Sucheta Dalal :Another Attempt To Cripple Regulators (28 October 2002)
Sucheta Dalal

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Another Attempt To Cripple Regulators (28 October 2002)  



India’s experiment with the creation of independent regulators has ranged from moderately successful to disastrous. But instead of strengthening the regulators, the government seems determined to weaken them by pre-empting the surpluses they generate through fees and penalties. Recently, the law ministry ruled that the Insurance Regulatory and Development Authority (Irda) cannot park its annual surpluses in banks but will have to deposit them in the Public Account of India, in a non-interest bearing account.

Although the government claims that the Irda account will be non-lapsable, there is hardly any doubt that it will make the regulator more subservient to finance ministry mandarins, and face needless hurdles when it seeks additional funds in a given year.

The finance ministry is now threatening to issue a directive forcing the Securities and Exchange Board of India (Sebi) also to hand over all surpluses generated by it to the public account. The government seems to have missed the irony in this move to hamstring Sebi, coinciding with another attempt to increase its statutory powers by amending the Sebi Act.

Details of Irda’s battle to retain its funds reveals that the government had initially planned to ask it to deposit its surpluses with the Consolidated Fund of India. It was argued that this is in line with the American practice of asking the Securities and Exchange Commission (SEC) to deposit its proceeds into the Consolidated Fund of the US. In this context it is interesting to see what the noted economist Paul Krugman has to say in his New York Times column. According to Krugman, “the SEC has been under funded for years, and most observers — including Richard Breeden, who headed the agency when Mr Bush’s father was president — thought that even the budget Mr Bush signed back in July was seriously inadequate. But now the administration wants to cancel most of the ‘new funding’ that Mr Bush boasted about”.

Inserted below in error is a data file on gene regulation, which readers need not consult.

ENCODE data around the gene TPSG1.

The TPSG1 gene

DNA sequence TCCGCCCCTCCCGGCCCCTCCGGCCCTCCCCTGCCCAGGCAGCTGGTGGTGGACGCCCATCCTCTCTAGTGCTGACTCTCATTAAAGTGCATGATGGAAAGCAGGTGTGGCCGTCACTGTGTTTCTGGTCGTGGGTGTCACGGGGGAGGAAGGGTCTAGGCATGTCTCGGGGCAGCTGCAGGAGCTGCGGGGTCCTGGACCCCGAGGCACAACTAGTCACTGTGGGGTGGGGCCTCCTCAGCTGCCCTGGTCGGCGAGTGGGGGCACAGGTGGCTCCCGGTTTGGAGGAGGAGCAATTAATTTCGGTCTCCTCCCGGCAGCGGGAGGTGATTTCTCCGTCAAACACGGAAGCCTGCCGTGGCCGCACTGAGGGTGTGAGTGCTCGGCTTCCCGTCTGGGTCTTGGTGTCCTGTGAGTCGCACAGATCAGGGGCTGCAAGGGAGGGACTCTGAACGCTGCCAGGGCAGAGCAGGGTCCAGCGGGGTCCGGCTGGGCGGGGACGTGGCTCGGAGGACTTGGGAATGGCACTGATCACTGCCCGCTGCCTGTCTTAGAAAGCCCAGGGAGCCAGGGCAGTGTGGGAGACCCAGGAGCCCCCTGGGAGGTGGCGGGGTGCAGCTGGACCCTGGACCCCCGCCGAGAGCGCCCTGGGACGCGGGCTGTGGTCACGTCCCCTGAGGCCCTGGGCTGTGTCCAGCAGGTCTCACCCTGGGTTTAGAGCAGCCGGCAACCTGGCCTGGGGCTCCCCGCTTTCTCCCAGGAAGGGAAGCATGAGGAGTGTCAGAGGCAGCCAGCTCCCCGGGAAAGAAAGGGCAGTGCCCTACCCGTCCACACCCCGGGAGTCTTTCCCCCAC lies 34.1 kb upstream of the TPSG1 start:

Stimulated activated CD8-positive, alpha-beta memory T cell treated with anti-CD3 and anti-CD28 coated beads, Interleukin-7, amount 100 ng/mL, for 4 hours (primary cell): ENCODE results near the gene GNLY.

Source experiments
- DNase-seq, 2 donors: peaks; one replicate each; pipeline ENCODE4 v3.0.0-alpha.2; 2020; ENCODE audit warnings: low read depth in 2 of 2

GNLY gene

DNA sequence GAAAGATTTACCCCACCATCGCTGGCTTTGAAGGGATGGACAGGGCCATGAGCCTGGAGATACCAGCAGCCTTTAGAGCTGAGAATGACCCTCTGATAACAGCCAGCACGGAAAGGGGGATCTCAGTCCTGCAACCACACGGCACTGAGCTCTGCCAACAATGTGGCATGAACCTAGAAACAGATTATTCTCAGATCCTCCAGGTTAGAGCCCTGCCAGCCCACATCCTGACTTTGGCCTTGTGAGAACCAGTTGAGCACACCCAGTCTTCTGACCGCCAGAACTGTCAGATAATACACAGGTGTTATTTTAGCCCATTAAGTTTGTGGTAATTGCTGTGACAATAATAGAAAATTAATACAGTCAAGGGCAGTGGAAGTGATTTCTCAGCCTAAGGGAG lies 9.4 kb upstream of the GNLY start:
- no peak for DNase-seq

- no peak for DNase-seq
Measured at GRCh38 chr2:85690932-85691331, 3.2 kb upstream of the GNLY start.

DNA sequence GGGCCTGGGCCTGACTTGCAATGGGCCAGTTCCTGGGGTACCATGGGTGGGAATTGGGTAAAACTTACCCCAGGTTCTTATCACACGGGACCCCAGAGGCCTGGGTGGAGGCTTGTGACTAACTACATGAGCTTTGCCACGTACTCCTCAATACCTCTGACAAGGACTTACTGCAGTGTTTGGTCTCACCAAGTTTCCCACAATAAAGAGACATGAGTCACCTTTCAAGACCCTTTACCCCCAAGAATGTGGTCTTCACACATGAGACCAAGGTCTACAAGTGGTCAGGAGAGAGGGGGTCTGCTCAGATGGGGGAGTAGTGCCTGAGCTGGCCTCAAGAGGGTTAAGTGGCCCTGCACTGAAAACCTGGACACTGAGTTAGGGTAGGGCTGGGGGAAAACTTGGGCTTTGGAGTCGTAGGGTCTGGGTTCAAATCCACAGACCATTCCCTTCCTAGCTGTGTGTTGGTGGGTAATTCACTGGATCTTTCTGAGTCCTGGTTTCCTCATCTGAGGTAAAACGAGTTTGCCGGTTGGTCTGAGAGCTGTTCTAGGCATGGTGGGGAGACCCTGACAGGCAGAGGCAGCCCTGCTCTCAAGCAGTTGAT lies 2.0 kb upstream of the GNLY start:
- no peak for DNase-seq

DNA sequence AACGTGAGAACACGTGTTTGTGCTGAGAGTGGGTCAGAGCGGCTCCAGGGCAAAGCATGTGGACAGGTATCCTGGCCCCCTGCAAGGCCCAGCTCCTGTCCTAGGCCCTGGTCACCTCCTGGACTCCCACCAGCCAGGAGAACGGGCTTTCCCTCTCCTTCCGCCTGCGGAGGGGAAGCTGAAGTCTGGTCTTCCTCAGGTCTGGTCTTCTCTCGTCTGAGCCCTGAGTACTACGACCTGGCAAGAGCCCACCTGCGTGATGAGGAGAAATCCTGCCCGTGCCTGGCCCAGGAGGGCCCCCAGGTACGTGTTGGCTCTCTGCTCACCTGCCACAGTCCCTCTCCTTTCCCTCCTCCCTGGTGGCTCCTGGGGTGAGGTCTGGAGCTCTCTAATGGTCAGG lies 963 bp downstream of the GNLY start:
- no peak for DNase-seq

“Administration officials claim that the SEC can still do its job with a much smaller budget. But the SEC is ludicrously under financed: staff lawyers and accountants are paid half what they could get in the private sector, usually find themselves heavily outnumbered by the legal departments of the companies they investigate, and often must do their own typing and copying. Officials say there are investigations that they should pursue but can’t for lack of resources.”

Krugman says that starving the SEC of funds is really about preventing the watchdog from doing its job effectively. He draws a parallel with the American Internal Revenue Service (IRS), which has been “systematically forced” by US Congress to shrink its operations even though it is clear that “giving the IRS more money actually reduces the federal budget deficit”. According to Krugman, starving the IRS of funds protects “affluent tax cheats” because it loses an estimated $30 billion a year in uncollected taxes, mainly from high-income taxpayers. Far from blindly quoting the American system as one to emulate when it is convenient, recent scandals should impel Indian authorities to do the reverse.

Instead of disempowering Sebi and Irda, the government needs to spin off the sprawling, money-guzzling investigative machineries of the Department of Company Affairs and the Income Tax department into independent bodies, which will be forced to become far more efficient and accountable. Both these departments have a pathetic record of supervision and revenue collection respectively, and the government probably spends more money on their staff and administrative expenses than they collect through their revenue collection function and supervision.